Wilfred Owen and Beyond, call for papers

Poppies

The Oxford Centre for Life Writing, in partnership with the Western Front Association and the Wilfred Owen Association, is pleased to be hosting a conference to mark the centenary of Wilfred Owen’s death.

Owen’s life was tragically short. Any study of his life is by definition overshadowed by his death and the bitter irony of its timing, at the very end of the war. Unlike some of his lesser discussed contemporaries, such as Ivor Gurney and Isaac Rosenberg, Owen’s poetry has been appreciated and analysed by many scholars in previous decades. It remains enduringly popular, and has lost little of its capacity to move and shock its readers. It is taught across the country as part of the National Curriculum, and has become the lens through which we view what, with Owen’s help, has been dubbed the most literary war in history.

Wilfred_Owen_plate_from_Poems_(1920)

Wilfred Edward Salter Owen MC (18 March 1893 – 4 November 1918)

This conference is concerned with Owen’s afterlife. How has his work been received, and how has it changed our view of the war? What effect has his verse had on writers, composers and other intellectuals, and how has Owen himself been portrayed, appropriated and discussed posthumously?

We invite proposals for 20 minute papers on the theme of Wilfred Owen’s legacy. Please send a 250 word abstract and a mini-biography (50-100 words), to Dr Kate Kennedy at oclw@wolfson.ox.ac.uk (all other queries about the conference, including registration of interest in attending, should be sent to vivien@vivienwhelpton.co.uk).

You can find more information on the call for papers, programme, how to register, and venue details on the conference webpage.

The closing date for submissions is Friday 20 October 2017.

Javier Cañada

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Oxford DNB research bursary recipients, for 2017-18

Originally posted by Oxford University Press.

We are delighted to announce the recipients of the Oxford DNB/OCLW research bursaries for 2017/2018. This time, OUP has awarded two bursaries in association with the Oxford Centre for Life-Writing: they go to Dr Katherine Collins, an academic and creative writer working across the disciplines of sociology and life writing, for her project on British expatriate communities in Europe in the 19th and 20th centuries; and Alice Little, DPhil candidate in Music at the University of Oxford, who will study the unacknowledged musicians contributing to J.B. Malchair’s music collection in the 18th century.

Katherine and Alice will use the Oxford DNB as the focus of their research and will work closely with academic staff at the Oxford DNB and the Oxford Centre for Life-Writing. Find out more about their projects below:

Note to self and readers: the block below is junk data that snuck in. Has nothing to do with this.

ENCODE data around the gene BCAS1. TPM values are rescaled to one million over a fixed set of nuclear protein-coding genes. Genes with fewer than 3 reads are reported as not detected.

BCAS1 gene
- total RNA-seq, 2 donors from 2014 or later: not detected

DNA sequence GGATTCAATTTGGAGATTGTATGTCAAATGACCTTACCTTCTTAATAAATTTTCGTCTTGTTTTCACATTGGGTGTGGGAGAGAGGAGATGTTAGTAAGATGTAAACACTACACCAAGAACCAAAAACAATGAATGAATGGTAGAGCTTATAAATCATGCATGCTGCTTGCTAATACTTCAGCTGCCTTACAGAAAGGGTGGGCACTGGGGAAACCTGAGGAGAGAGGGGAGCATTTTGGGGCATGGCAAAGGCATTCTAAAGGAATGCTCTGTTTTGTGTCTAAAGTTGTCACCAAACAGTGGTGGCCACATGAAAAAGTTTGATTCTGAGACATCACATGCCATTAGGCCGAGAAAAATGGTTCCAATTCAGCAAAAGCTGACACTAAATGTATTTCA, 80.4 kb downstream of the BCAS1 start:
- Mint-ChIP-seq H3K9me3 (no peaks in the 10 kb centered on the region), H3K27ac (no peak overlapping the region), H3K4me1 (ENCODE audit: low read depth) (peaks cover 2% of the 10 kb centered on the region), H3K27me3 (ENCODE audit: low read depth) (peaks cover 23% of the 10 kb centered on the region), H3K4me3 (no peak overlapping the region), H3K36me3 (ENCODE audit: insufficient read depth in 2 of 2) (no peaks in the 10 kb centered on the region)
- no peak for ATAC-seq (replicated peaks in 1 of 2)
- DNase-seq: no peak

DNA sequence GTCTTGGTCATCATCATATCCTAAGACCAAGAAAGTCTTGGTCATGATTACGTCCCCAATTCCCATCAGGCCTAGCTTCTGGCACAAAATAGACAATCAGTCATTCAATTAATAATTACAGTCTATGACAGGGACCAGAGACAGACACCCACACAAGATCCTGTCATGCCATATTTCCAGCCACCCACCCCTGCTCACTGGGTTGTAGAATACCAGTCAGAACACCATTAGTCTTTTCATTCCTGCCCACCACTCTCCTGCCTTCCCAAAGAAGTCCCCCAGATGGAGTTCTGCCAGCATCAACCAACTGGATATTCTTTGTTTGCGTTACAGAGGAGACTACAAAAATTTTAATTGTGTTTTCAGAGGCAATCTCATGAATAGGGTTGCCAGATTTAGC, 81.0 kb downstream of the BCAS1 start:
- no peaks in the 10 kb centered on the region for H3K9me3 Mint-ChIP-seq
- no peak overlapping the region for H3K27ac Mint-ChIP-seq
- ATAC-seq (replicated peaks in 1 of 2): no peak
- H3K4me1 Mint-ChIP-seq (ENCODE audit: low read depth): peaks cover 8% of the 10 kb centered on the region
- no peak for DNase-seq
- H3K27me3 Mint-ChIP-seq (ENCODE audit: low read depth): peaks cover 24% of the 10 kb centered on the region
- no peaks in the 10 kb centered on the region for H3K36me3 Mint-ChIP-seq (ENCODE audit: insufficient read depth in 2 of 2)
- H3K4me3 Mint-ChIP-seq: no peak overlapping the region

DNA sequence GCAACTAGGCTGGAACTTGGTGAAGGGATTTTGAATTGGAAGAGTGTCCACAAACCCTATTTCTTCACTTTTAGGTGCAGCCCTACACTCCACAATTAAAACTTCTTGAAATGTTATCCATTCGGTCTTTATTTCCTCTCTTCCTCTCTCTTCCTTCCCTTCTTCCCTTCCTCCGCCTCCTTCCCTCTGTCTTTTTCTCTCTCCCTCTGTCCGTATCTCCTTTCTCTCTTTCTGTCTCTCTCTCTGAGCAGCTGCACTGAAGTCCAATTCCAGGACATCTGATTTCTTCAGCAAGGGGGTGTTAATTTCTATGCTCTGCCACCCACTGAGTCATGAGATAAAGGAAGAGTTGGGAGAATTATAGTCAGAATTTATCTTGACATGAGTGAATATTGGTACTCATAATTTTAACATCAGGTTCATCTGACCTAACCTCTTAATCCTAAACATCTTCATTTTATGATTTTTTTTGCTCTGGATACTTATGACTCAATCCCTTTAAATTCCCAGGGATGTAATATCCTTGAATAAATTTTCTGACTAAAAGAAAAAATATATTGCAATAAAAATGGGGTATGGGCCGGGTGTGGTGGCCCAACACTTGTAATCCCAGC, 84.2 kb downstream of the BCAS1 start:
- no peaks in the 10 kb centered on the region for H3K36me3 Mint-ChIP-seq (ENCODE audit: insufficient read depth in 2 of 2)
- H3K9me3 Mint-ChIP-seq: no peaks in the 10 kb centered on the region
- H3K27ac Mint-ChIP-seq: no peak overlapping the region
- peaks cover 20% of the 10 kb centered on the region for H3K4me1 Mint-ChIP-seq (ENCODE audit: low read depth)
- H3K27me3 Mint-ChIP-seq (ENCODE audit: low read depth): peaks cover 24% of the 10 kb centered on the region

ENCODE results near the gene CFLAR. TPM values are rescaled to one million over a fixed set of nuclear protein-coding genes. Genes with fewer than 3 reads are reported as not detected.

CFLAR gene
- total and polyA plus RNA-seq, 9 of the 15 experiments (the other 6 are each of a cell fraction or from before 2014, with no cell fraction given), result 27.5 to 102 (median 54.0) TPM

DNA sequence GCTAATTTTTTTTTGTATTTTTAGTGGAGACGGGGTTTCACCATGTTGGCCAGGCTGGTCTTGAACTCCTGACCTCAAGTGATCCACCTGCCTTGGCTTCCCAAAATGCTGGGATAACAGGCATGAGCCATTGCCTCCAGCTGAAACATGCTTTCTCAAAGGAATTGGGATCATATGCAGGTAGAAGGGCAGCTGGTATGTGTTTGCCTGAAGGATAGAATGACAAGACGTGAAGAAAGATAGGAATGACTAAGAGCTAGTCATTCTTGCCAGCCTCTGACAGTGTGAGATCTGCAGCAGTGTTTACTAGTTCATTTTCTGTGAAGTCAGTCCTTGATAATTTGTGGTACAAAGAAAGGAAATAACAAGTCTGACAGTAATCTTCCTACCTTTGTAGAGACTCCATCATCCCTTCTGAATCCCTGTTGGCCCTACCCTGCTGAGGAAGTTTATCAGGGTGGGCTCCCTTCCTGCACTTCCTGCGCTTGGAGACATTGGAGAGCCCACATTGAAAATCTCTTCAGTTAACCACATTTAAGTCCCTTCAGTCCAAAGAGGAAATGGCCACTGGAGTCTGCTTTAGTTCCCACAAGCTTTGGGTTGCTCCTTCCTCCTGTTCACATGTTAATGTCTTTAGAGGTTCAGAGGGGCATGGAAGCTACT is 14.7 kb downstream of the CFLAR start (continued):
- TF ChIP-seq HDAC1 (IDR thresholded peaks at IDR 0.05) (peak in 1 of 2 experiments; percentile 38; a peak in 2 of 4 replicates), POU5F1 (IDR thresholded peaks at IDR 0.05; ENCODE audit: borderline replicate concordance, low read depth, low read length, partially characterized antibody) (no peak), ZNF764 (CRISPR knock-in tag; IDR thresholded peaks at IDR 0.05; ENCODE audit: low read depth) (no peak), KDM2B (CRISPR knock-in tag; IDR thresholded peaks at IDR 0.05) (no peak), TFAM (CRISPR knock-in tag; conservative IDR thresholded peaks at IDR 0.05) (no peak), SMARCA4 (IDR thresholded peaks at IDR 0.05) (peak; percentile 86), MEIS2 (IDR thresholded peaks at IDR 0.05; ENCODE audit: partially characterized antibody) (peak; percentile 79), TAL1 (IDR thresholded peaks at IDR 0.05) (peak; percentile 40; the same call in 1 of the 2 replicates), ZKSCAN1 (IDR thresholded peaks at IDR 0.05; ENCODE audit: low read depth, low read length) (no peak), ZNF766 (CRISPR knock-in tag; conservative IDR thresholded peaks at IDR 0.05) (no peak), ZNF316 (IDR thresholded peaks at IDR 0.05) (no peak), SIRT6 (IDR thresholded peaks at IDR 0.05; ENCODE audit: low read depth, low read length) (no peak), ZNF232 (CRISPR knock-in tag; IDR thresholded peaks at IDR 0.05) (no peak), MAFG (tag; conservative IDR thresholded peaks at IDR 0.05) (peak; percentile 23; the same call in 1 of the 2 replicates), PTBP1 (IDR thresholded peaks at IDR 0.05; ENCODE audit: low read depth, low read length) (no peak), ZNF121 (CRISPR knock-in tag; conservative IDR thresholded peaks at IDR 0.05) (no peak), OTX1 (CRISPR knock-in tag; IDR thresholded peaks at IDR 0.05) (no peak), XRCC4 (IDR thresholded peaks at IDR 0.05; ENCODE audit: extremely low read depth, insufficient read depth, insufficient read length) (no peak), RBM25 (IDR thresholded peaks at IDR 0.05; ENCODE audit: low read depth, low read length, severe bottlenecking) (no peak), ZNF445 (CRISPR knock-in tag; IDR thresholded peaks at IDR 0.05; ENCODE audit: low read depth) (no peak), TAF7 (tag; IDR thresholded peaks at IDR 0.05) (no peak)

Dr Katherine Collins (Wolfson College, University of Oxford)

Brexpats: British Expatriate Communities in Europe in the 19th and 20th Centuries

Katherine will undertake a prosopographical survey of the ODNB to identify individuals that belonged to a British expat community in the 19th or 20th centuries, to draw connections between those individuals temporally and spatially, and to place them in an historical and social context. She will focus particularly on how living abroad may have influenced their work and its subsequent reception in Britain.

The project seeks to contribute new data to the ODNB by consulting primary sources in The Expatriate Archive Centre in The Hague, which carries a collection of life writings, photos, letters, digital material and secondary sources from the late 19th century to the present day, created from donations by expatriates and their families. It will provide a deep historical and cultural context to this highly topical and important work, enriching our understanding of the lives of expatriated Britons in Europe at various times in the British past, in various locations and political climates.

Dr Katherine Collins is a Visiting Scholar at the Oxford Centre for Life-Writing and Associate Lecturer in the Social Sciences Division at the University of Oxford. From September she will be a researcher on the U.K. in a Changing Europe funded project “BrExpats: Freedom of Movement, Citizenship and Brexit in the Lives of Britons Resident in the European Union” at Goldsmiths, University of London.

Alice Little (Music Faculty, University of Oxford)

Unsung Musicians of Eighteenth-Century Oxford

Alice’s research focuses on the collecting practices of the band leader and artist John B. Malchair, who collected ‘national music’ in Oxford from ca. 1770 until his death in 1812. In her project, she plans to uncover the network of previously unacknowledged – or ‘unsung’ – musicians who contributed to his collection. Using the ODNB to research these figures will make it possible to identify for the first time a group of people involved in musical networks in Oxford in the 18th century who did not necessarily have any connection to the Oxford Music Room or the University’s School of Music.

Alice’s research responds to the need to reassess our understanding of music collecting, how music was shared, and its social and cultural function in 18th-century society. She will use digital technology to visualise her findings, showing Malchair’s network of contacts and their chronological and geographical coincidence in Oxford and at the Oxford Music Room, which she plans to make available as an online resource. Ultimately, her project will make an essential contribution towards a biography of Malchair, which Alice is in the process of writing.

Alice Little is studying for her doctorate at the University of Oxford’s Music Faculty. She writes her thesis on eighteenth-century collecting practices, focusing on the music collection of J.B. Malchair. Her research interests include 18th- and 19th-century traditional music; folk music; the history of collecting; and musical instruments.